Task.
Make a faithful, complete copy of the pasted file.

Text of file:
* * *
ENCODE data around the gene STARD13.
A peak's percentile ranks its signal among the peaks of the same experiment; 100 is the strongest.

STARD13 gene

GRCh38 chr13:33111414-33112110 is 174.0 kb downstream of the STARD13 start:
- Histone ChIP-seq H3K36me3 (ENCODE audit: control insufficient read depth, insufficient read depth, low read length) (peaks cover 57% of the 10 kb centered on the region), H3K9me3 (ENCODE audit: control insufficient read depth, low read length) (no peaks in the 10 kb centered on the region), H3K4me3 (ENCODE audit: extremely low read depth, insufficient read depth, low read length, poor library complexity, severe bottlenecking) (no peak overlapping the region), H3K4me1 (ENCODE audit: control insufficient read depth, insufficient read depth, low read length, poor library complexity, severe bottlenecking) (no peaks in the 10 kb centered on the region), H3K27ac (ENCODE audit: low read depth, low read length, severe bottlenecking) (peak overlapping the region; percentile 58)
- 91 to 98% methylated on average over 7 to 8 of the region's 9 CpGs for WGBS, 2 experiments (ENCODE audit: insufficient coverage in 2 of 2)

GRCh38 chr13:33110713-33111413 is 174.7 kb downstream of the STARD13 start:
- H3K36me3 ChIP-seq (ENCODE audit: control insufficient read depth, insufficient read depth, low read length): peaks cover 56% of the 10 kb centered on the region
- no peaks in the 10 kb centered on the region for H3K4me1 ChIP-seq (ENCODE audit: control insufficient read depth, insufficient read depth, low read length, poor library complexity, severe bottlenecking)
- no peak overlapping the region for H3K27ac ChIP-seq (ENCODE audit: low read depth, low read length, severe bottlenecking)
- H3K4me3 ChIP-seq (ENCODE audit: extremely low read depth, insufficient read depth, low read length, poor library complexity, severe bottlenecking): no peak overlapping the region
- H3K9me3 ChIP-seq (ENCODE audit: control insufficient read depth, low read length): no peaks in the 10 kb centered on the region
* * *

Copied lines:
ENCODE data around the gene STARD13.
A peak's percentile ranks its signal among the peaks of the same experiment; 100 is the strongest.

STARD13 gene

GRCh38 chr13:33111414-33112110 is 174.0 kb downstream of the STARD13 start:
- Histone ChIP-seq H3K36me3 (ENCODE audit: control insufficient read depth, insufficient read depth, low read length) (peaks cover 57% of the 10 kb centered on the region), H3K9me3 (ENCODE audit: control insufficient read depth, low read length) (no peaks in the 10 kb centered on the region), H3K4me3 (ENCODE audit: extremely low read depth, insufficient read depth, low read length, poor library complexity, severe bottlenecking) (no peak overlapping the region), H3K4me1 (ENCODE audit: control insufficient read depth, insufficient read depth, low read length, poor library complexity, severe bottlenecking) (no peaks in the 10 kb centered on the region), H3K27ac (ENCODE audit: low read depth, low read length, severe bottlenecking) (peak overlapping the region; percentile 58)
- 91 to 98% methylated on average over 7 to 8 of the region's 9 CpGs for WGBS, 2 experiments (ENCODE audit: insufficient coverage in 2 of 2)

GRCh38 chr13:33110713-33111413 is 174.7 kb downstream of the STARD13 start:
- H3K36me3 ChIP-seq (ENCODE audit: control insufficient read depth, insufficient read depth, low read length): peaks cover 56% of the 10 kb centered on the region
- no peaks in the 10 kb centered on the region for H3K4me1 ChIP-seq (ENCODE audit: control insufficient read depth, insufficient read depth, low read length, poor library complexity, severe bottlenecking)
- no peak overlapping the region for H3K27ac ChIP-seq (ENCODE audit: low read depth, low read length, severe bottlenecking)
- H3K4me3 ChIP-seq (ENCODE audit: extremely low read depth, insufficient read depth, low read length, poor library complexity, severe bottlenecking): no peak overlapping the region
- H3K9me3 ChIP-seq (ENCODE audit: control insufficient read depth, low read length): no peaks in the 10 kb centered on the region